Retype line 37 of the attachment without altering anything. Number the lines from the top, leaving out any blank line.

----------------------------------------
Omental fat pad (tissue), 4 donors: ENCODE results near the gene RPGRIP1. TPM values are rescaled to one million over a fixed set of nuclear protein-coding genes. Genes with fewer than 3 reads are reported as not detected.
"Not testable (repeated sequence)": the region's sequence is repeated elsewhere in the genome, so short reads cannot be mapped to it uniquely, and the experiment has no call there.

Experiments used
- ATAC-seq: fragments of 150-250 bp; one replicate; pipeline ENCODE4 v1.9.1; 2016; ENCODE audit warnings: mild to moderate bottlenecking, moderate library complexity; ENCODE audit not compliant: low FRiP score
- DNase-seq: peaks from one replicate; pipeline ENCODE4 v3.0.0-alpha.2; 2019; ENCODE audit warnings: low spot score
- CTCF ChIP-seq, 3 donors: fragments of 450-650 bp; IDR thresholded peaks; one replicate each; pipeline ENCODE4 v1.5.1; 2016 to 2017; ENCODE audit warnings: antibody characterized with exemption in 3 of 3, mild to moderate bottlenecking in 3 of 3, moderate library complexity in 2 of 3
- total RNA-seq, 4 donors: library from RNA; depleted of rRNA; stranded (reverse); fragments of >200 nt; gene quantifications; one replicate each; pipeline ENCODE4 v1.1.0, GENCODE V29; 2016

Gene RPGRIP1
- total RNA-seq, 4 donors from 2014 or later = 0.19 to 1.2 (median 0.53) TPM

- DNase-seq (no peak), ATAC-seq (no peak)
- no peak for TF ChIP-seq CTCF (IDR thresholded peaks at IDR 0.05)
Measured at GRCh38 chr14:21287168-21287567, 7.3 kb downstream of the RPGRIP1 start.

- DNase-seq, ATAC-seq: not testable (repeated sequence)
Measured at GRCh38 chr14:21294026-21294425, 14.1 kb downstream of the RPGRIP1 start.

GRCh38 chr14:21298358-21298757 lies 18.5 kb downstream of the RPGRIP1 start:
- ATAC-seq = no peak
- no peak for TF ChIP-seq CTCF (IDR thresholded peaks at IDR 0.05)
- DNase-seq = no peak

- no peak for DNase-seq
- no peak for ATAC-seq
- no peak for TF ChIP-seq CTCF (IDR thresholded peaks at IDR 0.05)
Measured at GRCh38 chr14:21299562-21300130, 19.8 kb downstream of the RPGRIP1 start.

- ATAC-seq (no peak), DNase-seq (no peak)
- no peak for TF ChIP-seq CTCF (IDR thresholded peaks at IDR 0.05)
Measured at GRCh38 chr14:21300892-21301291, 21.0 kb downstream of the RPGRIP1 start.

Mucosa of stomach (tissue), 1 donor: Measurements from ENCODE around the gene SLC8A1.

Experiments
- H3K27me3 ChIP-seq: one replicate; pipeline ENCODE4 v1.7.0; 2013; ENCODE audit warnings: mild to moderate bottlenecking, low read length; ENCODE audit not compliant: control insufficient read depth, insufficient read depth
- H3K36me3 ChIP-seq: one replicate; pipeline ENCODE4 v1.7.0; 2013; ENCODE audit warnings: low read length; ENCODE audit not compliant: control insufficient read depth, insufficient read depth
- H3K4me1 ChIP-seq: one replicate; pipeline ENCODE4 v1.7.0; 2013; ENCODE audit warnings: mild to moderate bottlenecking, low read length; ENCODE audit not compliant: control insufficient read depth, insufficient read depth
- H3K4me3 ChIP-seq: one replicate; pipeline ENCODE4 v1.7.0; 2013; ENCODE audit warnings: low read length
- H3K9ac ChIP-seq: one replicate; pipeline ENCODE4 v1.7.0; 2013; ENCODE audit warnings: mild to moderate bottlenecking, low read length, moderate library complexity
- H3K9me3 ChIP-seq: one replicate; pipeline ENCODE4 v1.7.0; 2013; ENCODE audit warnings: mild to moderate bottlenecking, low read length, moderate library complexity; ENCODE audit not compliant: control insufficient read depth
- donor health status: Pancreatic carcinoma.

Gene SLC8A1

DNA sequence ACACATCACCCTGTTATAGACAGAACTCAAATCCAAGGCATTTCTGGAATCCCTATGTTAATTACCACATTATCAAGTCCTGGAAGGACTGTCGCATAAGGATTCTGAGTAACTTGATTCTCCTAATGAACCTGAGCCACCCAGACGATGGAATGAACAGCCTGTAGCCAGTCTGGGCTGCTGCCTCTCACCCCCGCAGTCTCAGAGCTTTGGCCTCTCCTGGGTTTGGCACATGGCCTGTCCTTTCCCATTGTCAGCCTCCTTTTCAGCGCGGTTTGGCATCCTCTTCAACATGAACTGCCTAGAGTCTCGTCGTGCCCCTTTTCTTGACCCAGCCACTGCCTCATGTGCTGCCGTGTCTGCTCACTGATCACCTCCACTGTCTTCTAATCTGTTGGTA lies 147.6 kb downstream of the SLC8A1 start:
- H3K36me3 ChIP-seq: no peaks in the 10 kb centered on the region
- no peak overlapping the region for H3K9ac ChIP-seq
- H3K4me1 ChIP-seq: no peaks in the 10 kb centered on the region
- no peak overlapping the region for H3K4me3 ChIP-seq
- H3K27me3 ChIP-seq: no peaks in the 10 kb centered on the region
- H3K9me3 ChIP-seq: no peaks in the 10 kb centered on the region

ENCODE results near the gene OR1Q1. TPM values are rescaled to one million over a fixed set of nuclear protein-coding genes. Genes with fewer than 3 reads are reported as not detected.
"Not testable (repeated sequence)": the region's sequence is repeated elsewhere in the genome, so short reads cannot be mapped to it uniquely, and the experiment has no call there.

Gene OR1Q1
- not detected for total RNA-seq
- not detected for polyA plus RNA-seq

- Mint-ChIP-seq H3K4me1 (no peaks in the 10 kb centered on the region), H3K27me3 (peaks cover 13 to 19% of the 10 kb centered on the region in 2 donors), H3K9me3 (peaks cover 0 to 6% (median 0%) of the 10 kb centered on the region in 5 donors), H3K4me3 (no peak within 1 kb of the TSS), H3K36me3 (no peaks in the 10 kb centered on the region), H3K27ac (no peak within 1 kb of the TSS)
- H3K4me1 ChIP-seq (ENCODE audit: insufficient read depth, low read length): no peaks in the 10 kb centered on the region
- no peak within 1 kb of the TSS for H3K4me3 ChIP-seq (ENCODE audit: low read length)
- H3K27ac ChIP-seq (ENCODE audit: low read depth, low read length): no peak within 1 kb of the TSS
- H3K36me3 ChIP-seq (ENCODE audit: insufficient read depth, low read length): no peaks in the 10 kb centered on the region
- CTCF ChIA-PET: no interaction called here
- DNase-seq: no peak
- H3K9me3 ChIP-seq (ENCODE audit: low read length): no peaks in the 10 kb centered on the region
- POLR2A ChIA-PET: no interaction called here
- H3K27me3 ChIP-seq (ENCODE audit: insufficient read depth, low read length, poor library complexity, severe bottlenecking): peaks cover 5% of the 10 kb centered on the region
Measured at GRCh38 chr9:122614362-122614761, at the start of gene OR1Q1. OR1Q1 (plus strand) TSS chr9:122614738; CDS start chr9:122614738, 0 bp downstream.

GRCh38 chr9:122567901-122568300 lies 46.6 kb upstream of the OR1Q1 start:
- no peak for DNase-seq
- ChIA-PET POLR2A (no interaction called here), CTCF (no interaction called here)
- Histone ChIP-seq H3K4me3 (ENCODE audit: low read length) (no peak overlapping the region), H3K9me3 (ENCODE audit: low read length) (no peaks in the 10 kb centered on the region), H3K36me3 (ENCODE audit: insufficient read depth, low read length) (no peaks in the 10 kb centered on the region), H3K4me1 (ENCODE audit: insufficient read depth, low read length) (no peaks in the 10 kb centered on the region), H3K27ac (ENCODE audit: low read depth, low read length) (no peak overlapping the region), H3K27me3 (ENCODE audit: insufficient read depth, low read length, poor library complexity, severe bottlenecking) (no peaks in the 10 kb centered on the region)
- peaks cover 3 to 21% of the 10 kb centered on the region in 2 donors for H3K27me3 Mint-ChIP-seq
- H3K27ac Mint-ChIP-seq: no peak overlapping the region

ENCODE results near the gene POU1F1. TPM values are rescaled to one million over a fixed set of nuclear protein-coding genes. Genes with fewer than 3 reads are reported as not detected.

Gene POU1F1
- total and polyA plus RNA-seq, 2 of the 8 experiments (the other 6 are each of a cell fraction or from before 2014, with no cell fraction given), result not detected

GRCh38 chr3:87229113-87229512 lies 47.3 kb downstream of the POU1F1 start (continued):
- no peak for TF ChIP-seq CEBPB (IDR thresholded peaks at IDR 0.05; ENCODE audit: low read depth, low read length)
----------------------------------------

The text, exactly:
- H3K36me3 ChIP-seq: no peaks in the 10 kb centered on the region